How to be successful: self-talk lessons from a two-year-old

I am fortunate to be involved in the lives of many small people. Though I've never had a baby, I have friends, clients, and family members at every stage of the child-rearing game and am intimately familiar with its details.

In particular, I am lucky to know many excellent mamas who treat their very young children with respect and dignity, allowing them to make age-appropriate decisions as often as possible.

A mama of a little girl who has recently turned two shared a story that we can all learn from as we strive to accomplish great things in life. Great things such as weaning and potty-training.

This little girl (we'll call her Susie) is a bright, happy, and highly verbal child. One day while having a snuggle after breast-feeding, her mother said, "When you get to be a big girl, you will wean. That means you won't nurse anymore. Everybody weans when they get big - me, Daddy, your brother, your cousin. So whenever you're ready to do it, you just have to tell me, 'Mommy, I'm ready to wean!' and then you'll be a big girl and you won't nurse anymore!"

Susie took it all in and apparently gave it some thought. The very next day, she exclaimed triumphantly, "I weeeeeeeeeaaaaaaaaan!" And thereby, she weaned herself.

Amusingly, Susie took this to mean that she was now officially A Big Girl and was now entitled to use playground equipment and household items that were still far beyond her developmental level (being a big girl, after all, is relative).

Touchingly, Susie was so proud of her weaning that she told her friends and family. "I weeeeeeeeaaaaaaaaan!" she would say to her grandparents, her friend's dad, her neighbor.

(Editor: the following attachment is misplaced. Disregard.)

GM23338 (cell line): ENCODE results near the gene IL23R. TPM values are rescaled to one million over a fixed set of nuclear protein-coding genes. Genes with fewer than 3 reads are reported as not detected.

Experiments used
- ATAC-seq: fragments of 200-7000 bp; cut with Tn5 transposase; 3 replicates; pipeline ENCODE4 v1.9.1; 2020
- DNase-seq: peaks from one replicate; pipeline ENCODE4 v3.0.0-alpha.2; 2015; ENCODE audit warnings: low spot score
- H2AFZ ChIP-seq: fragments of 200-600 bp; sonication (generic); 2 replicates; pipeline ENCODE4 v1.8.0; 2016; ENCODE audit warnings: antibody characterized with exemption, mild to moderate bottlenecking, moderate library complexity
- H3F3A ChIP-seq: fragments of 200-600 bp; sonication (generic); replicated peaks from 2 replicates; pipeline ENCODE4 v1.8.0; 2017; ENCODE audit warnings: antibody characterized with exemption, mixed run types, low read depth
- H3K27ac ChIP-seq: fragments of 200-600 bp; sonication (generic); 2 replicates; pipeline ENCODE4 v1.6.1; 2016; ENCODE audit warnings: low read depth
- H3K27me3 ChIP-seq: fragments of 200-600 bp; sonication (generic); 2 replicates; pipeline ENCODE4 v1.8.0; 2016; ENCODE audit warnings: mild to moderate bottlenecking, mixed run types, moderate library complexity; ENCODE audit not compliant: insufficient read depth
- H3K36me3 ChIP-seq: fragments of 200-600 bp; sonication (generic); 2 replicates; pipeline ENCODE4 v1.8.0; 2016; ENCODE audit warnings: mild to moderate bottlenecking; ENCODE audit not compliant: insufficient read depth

This little girl is currently tackling potty-training with a similar amount of pride and passion, although it is a slower process. M&Ms and books read while on the potty are her rewards.

Appreciate where you are.

I think there is a lot to learn from Susie. First of all, how wonderful that she has a mother who allows her to reach developmental milestones in her own time and on her own schedule.

It is not a race.

How often do we chide ourselves for being too slow, or too lazy, or too unsure of ourselves? The reality is, it takes what it takes. There is no point in berating ourselves for what we are not doing.

We all wean. We all potty-train. Just about all of us learn to walk and talk and take care of ourselves. If you have bigger goals (and I hope you do), you will achieve those, too. All in good time. 

Susie, with her toddler's wisdom, also shows us that pride is a good thing.

Gah, what a complicated word! How can it mean something so good, and at the same time something so bad. So I'm not talking about vainglory - I'm talking about, "Yay, I did something hard and I'm going to dance around and take a minute to congratulate myself, the same way I would for someone else!"

Think about it - we are quick give each other positive reinforcement that we deny ourselves. It's such a bummer that we leave ourselves out! And kinda foolish, since behavioral science tells us that taking a moment to feel proud of something you did makes it more likely that you will do more things to make yourself proud. It just feels good.

(I may or may not have taken to hollering, "I weeeeeaaaaaaaaaaan!" every time I complete a blog post.)

Don't take your accomplishments for granted, even if they seem insignificant. Sure, you're not going to give yourself and M&M every time you use the bathroom (if you do, be sure to wash your hands first).

It's human nature that as soon as we jump over one hurdle, we're setting our sights on the next one. We recalibrate our expectations to where we are now, not where we've been. But only ever looking at how far you have to go can be discouraging. Don't forget to notice what's going well and how far you've come.

If I could go back in time and find that (evidently not apochryphal) first piano teacher who believed that discouragement and shame was a better learning environment than encouragement and pride, I would smack her knuckles with a ruler.

No, I wouldn't. I would figure out what she was doing well and praise that. There has to be something. Chances are, she was weaned, potty-trained, and even learned how to dress herself.

Can you think of any areas of your own life where you could do a better job of appreciating your own success? Do you think it will make a difference in your ability to move forward with a challenge?